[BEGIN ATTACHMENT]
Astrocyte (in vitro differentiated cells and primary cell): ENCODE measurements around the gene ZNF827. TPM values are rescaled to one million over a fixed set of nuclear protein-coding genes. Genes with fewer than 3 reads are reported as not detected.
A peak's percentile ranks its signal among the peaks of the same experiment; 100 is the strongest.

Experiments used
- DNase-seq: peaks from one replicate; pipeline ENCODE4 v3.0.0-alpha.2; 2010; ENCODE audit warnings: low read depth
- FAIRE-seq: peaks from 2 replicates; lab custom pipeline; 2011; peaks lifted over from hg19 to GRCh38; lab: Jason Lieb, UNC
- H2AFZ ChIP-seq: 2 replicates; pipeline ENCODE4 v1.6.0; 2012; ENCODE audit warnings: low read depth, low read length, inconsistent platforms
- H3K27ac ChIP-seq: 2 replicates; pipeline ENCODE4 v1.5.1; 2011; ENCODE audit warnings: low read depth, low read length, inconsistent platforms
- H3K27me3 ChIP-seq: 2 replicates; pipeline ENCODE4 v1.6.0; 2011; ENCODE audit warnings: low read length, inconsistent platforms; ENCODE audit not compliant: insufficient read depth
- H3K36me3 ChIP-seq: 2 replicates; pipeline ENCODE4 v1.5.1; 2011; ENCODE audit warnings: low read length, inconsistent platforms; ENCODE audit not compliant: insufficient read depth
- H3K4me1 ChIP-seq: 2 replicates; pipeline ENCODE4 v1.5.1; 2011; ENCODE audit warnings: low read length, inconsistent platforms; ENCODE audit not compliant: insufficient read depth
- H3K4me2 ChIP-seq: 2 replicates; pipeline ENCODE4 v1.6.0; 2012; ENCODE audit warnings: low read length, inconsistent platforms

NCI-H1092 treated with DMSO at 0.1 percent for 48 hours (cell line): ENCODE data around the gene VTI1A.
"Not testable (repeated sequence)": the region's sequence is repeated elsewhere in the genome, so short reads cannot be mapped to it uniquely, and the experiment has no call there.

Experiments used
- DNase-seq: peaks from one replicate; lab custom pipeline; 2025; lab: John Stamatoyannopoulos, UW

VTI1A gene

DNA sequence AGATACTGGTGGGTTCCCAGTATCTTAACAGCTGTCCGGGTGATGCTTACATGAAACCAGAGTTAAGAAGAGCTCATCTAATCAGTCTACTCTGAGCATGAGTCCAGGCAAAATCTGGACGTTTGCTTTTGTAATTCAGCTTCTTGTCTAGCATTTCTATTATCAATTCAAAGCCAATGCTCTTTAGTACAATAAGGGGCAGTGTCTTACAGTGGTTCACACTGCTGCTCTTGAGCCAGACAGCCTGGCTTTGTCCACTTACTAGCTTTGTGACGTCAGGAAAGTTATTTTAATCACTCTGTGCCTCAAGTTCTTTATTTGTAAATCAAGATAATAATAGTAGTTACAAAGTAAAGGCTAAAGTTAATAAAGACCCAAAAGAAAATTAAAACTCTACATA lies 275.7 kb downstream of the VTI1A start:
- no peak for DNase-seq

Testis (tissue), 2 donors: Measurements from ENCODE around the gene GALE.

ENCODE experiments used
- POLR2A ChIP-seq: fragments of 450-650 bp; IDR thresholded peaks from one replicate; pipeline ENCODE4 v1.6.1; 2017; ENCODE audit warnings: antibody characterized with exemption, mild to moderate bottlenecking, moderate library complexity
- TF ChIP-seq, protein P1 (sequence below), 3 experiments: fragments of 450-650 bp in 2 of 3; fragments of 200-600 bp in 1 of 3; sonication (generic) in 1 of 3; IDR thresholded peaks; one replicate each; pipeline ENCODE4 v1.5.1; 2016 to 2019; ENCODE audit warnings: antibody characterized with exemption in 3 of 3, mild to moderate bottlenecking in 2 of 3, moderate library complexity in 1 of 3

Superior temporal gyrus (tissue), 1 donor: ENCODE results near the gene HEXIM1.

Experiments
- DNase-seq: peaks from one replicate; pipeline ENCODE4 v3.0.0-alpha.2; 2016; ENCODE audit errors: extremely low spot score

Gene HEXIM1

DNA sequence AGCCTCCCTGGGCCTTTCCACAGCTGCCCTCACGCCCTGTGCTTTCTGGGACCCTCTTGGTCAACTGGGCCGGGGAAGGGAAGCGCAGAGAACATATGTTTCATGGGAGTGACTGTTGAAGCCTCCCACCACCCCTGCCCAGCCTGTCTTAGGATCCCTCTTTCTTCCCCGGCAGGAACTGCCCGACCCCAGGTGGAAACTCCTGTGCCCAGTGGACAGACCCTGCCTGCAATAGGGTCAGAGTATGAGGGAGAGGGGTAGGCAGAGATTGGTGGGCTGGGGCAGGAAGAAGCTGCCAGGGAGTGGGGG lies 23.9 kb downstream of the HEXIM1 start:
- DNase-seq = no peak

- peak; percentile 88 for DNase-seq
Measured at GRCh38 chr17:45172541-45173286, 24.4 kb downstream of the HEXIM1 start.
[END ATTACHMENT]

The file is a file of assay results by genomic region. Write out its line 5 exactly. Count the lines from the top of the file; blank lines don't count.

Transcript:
- FAIRE-seq: peaks from 2 replicates; lab custom pipeline; 2011; peaks lifted over from hg19 to GRCh38; lab: Jason Lieb, UNC